History of Hand Protection

Going back to the Knights of the middle ages we can again see that there was protection for hand in the form of metal mesh gloves. In fact, metal mesh gloves are available today for some industrial services.

As material technology was evolving in the 1970’s Nitty Gritty Gloves were introduced to the market. This was the breakthrough that was needed to pave the way for employee hand protection.

As technology progressed into the 1980’s gloves were becoming available for task-specific jobs. Seamless knitted gloves that could be dipped into various materials offering further protection became available.

The industry standard of hand protection at present is ANSI/ISEA 105-2016, this is the 4th revision of the standard that initially. Cut-resistant gloves are designed to protect hands from direct contact with sharp items such as glass, metal, ceramics and other materials. 

History of Eye Protection

Shatterproof glass was inadvertently invented when a French scientist was ascending a ladder and accidentally knocked a glass flask from a shelf in 1903. The glass shattered but instead of splitting into lots of pieces it held firm in almost the same shape. The scientist, Edouard Benedictus, who was bemused with what had happened asked his assistant what had been in the flask. The answer was cellulose nitrate that had evaporated and left a film.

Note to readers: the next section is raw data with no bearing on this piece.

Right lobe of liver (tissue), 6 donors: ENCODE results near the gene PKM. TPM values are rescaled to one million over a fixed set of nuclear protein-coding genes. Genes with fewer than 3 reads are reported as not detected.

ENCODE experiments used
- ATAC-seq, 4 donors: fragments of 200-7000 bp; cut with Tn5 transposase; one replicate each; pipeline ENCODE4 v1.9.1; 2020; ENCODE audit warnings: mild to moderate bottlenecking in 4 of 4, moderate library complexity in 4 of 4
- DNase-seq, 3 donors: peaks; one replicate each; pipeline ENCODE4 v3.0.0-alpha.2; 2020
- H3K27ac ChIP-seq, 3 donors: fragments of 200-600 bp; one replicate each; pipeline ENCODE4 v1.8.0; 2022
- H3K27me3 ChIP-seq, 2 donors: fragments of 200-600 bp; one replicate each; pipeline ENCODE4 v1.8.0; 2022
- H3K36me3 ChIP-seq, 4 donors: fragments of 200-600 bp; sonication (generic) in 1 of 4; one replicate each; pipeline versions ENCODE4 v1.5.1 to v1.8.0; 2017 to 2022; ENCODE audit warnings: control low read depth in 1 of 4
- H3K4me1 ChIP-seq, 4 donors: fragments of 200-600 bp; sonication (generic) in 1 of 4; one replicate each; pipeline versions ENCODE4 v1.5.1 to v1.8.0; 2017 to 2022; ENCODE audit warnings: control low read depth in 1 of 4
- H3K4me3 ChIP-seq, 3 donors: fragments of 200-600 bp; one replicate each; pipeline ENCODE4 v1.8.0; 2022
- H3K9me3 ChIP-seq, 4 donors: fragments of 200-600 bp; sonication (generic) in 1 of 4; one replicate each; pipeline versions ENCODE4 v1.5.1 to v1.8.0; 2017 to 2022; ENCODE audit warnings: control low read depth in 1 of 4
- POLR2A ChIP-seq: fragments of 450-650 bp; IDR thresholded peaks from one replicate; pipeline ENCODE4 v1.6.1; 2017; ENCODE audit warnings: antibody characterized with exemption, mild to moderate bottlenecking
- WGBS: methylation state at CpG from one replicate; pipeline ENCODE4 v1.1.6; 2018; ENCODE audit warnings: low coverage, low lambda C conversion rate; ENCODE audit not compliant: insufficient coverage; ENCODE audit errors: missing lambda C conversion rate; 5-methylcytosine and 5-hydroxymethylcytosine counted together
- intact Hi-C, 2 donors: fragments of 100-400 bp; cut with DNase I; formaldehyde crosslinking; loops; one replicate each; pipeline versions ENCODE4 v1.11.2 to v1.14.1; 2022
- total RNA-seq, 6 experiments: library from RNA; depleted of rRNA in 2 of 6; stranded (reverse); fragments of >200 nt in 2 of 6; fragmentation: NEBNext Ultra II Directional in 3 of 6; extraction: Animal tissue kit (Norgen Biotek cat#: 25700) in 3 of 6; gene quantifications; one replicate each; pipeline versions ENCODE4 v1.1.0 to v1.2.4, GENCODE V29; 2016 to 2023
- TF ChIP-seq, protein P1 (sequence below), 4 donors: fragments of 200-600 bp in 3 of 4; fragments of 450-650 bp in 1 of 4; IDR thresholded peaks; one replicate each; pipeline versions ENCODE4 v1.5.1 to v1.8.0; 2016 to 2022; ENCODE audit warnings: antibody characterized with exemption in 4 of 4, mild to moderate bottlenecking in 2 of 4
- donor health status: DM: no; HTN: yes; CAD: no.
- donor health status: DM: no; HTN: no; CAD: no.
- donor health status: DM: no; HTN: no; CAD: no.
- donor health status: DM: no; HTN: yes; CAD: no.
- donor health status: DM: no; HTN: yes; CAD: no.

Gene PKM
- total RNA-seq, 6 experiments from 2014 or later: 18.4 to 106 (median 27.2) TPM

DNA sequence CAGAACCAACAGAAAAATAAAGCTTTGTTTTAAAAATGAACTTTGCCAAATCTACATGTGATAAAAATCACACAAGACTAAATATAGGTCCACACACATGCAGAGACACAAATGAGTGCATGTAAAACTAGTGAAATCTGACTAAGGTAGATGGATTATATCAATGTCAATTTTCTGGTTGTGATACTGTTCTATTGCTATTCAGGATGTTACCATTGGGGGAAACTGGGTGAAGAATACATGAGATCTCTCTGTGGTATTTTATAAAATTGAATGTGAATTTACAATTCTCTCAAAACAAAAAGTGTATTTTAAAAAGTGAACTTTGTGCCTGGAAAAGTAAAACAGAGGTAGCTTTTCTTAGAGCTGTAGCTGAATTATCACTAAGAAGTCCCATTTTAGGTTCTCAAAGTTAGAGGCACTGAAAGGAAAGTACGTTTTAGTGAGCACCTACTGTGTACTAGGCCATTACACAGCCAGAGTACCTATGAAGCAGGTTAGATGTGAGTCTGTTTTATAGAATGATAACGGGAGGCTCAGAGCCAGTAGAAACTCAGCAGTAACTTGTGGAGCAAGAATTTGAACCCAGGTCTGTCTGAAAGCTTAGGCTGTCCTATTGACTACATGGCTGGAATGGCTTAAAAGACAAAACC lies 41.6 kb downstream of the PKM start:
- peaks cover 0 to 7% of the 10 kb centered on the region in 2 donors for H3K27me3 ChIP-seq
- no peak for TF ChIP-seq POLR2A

After reading about drivers getting injured from Windscreen damage Benedictus invented the first piece of safety glass called Triplex.

The first use of safety glass on a mass scale was during World War I when the lenses of gas masks were fitted. When the safety glass in the masks were put to test in battle conditions and held up, Henry Ford began installing the glass in Ford cars during 1919.

In 1909 the Julius King Optical company developed the first safety goggle after concerns about the number of industrial eye injuries. The goggles were called SANIGLAS

In the 1930s and 1940s goggles were designed for Furnace workers and melters. These goggles were large and unsightly.

When ANSI introduced eye protection standards in 1979 they allowed the design of the eyewear to be altered as long as they passed speed and high impact tests. These saw smaller fashionable items come to market.

As the technology has evolved anti-fog coatings are being applied to safety wear to eliminate restrictive sight.

Conclusion

From as early as medieval time, we have looked to protect ourselves from injury by using forms of clothing designed specifically for the test. We have the brains of inventors and innovators to thank for helping keep us safe. We can look at the history of PPE to guide us to the future.

Modern PPE is crucial in personal protection and with strict testing and data monitoring as well as technological advances in each area we can be hopeful that we can reduce the chances of getting injured in hazardous conditions.